All photos © Karina Lyburn
Fat White Family | I, Ludicrous
Nottingham, Rescue Rooms
21st February 2016
Against a backdrop of inter-band tension, recent drug rehab and the release of a filthily fantastic second LP, Fat White Family are out on a UK tour. Louder Than War’s Stephen Murphy went along to their recent Rescue Rooms gig in Nottingham, to witness the most exciting, chaotic group in the UK.
Last year’s video for Whitest Boy on the Beach was both an audiovisual joy, and to be honest, a bit of a fucking worrisome horror show. Whilst the video showed that in a creative sense, Fat White Family are running on all cylinders, the sight of guitarist Saul Adamczewski looking painfully thin, and pale as curdled milk – didn’t just ask a question, it pleaded, shouted and screamed one – how long could the band go on for without imploding, or its members expiring?
A recent Guardian interview with Saul and Fat White’s front man Lias Saoudi, only confirmed growing fears that pharmaceutical excess and inter-personnel tensions were threatening the continued existence of the group, but with Saul having undertaken drug rehab in Mexico and Vegas, and a well received second album to take on the road (the frighteningly good, Songs for our Mothers), the show, as they say, must go on!
Tonight’s support act – I, Ludicrous – are the very definition of a cult band’s cult band. Having been releasing music and sporadically touring since the mid 1980s, the sprightly trio are a testament to the fact that hair loss, expanding waist lines and creaking joints are not a bar to being massively entertaining purveyors of lo-fi indie-pop.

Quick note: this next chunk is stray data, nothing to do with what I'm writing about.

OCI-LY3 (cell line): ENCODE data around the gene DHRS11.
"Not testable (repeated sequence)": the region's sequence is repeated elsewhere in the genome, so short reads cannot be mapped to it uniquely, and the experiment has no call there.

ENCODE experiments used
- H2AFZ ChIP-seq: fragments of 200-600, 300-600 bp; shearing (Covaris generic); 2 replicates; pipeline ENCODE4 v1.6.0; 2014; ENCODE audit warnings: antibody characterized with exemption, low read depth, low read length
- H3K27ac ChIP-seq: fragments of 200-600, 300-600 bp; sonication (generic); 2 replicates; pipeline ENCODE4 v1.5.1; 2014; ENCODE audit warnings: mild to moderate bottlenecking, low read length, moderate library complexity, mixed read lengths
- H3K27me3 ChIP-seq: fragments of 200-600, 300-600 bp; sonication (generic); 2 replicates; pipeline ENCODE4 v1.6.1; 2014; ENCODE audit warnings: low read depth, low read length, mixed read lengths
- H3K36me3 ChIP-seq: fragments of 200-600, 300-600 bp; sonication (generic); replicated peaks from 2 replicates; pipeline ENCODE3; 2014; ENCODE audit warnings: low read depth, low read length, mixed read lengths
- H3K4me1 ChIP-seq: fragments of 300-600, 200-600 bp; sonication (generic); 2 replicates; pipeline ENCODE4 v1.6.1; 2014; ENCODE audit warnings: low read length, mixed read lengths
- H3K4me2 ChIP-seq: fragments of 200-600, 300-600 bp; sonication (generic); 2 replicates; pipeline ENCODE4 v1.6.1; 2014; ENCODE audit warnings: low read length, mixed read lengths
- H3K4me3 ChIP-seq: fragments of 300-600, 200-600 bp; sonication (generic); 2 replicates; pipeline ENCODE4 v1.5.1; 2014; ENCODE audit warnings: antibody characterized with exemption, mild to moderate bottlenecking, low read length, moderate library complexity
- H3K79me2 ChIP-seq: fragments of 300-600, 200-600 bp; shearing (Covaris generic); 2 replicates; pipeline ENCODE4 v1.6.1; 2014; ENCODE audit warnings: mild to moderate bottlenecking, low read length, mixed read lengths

Like a slightly less daft Half Man, Half Biscuit, I, Ludicrous’s stock-in-trade are humorous tales about the existential dullness of daily life. Songs like We’re the Support Band, and Very Important Meeting sum up the pain of wanting to be proper fucking famous rock stars, but having to carry on with the grind of the nine-to-five working week. They also rather shamelessly beat Fat White Family to the punch when it comes to songs about the grumpy leader of The Fall group, with the million-miles-a-minute thrum of I’ve Never Been Hit by Mark E Smith.
Sad, funny and rather brilliantly tuneful, I, Ludicrous are reminder that you should never give up, and that there’s always some mental bastard who’s going to appreciate what you do – as wonderfully personified by an animated Fat White’s Lias Saoudi, gesticulating like a nutter in front of the stage throughout the group’s set.
The sense of anticipation for tonight’s headliners is palpable, and before even an instrument has been picked up and a note played, the area in front of the Rescue Rooms crowd control barrier is a boisterously writhing, sweat ridden sea of humanity, the like of which I’ve not seen at a gig for a long, long time. This is nothing though, compared to what happens when Fat White Family launch into Tinfoil Deathstar.